x # y = 2x + 3y^2 -7. What is the value of 3 # 5?

You are supposed to see immediately that this is really a piecewise function formulated weirdly. Basically, whatever goes on the left of # you treat as any term with an x or before a y, and whatever goes on the left consists of the terms with or after y.

The main reason I brought up the 2-part SAT is because when the test changed, they took away part of the verbal I loved and most people hate (liking these is probably a criterion for some mental health diagnosis): analogies. “An elephant is to a picture frame as a pillow is to a…” followed by a number of options. This is “verbal”, but it tests an abstract ability to see relations between pairs of concepts.

IQ tests used to be (and frequently still are) divided broadly into verbal-nonverbal. Now there are either subcategories or simply different categories, but they all relate to things like finding abstract patterns, connections, mental “rotation” of ideas or of actual pictures of objects, and pretty much the same things the old IQ tests had. The SAT is “not an IQ test” not so much because it isn’t an intelligence test (it is designed so that the knowledge is at least a grade or two below that of the early test-takers, yet predicts scholastic aptitude, so if it isn’t testing “intelligence” like an IQ test, how is it a predictor of scholastic aptitude?). It’s because even though it is designed so that students who are not in honors English or haven’t taken trig still have all the “knowledge” necessary. What they may lack is the cognitive abilities required to apply this knowledge.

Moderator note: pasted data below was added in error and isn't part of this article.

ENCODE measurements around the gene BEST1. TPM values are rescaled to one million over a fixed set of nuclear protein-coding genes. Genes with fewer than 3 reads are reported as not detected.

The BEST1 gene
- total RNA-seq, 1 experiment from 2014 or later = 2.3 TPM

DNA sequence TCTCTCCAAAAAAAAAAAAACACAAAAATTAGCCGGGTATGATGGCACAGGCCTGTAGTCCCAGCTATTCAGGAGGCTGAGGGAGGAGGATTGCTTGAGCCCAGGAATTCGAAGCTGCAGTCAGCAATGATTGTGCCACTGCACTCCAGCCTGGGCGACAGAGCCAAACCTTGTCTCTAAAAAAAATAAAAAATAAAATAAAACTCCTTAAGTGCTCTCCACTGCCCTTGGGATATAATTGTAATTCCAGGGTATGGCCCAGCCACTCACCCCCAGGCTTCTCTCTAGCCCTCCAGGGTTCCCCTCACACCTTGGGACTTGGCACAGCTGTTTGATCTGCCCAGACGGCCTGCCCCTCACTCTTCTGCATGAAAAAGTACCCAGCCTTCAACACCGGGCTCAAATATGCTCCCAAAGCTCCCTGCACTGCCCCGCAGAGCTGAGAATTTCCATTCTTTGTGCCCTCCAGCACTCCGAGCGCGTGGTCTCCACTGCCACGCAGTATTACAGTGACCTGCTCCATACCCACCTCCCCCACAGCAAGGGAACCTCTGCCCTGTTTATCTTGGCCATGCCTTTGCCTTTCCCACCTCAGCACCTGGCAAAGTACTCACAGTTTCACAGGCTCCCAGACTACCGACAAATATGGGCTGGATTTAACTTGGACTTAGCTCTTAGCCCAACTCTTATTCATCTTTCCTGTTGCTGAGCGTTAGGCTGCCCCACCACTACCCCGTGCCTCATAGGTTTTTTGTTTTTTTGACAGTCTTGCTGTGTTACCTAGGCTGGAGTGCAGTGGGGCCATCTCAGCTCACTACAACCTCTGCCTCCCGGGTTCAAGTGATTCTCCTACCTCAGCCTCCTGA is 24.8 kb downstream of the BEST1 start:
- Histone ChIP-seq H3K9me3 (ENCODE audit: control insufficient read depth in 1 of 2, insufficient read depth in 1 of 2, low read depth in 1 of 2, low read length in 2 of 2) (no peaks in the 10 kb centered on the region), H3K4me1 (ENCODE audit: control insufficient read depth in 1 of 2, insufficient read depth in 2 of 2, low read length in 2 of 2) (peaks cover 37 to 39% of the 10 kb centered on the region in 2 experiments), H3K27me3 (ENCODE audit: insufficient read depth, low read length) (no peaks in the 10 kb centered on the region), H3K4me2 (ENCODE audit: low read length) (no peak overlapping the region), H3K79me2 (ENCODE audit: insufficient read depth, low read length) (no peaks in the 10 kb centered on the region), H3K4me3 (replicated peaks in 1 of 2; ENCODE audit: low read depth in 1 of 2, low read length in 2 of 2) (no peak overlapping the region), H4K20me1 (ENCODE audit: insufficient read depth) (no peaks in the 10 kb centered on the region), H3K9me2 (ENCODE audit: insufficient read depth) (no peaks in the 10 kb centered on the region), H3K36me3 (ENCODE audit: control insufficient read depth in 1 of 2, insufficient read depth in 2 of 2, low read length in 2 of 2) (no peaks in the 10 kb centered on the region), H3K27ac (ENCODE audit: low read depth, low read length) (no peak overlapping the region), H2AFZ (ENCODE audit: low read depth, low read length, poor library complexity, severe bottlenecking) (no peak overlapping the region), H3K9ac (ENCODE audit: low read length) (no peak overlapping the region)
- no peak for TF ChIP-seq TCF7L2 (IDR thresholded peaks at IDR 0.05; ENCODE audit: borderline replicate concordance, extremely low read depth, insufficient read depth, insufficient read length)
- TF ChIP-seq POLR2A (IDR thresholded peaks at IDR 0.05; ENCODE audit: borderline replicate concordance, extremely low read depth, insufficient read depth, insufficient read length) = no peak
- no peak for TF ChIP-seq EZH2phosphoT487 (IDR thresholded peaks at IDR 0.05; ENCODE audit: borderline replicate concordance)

But both the IQ tests and SATS still require knowledge. You can improve your IQ score just the way you can your SAT score: knowing what’s one the test and practicing it.

On the other side of the fence are things like grades or level of education. Studies which relate e.g., religiosity to intelligence frequently use gpa and (if it is a longitudinal study, or if the participants are adults) level of education completed. I’ve never seen level of education used alone, but I have seen GPA used alone. One reason for this is because about 90% of all research using human subjects that isn’t medical uses college kids. They can be given course credit or a small amount of money making them a cheap way to obtain participants (and an easier way to find them, as there are many ways to contact students that are not possible with the public at large). The problem is that although getting GPAs from college students is a snap, getting IQ scores is not. So SAT scores are often used in addition to GPAs.

**But don’t they have, like, statistical models and stuff to deal with biases and other stuff?**

Gee I’m glad you asked that! They *do *have models which can help identify biases and which can be custom-made for the experimental paradigm to produce optimal results. But that would require knowing a lot more about statistical models than most researchers asking this type of question know. The people who do this kind of research are usually social psychologists or something close. Most social neuroscientists are just social psychologists who learned how to press buttons that control some neuroimaging technology and process the signals. Psychologists are *the *experts when it comes to behavioral experiments, as they invented them. They also did this before there were statistical software packages and even before personal computers. So they designed experiments that required very little computational work. Interestingly, many of the standard statistical tests used to day were known to be poor or at least known to have deficiencies that other already existing tests did not have. However, as the more advanced ones weren’t really possible before computers, they weren’t used even by the ones who developed the better tests.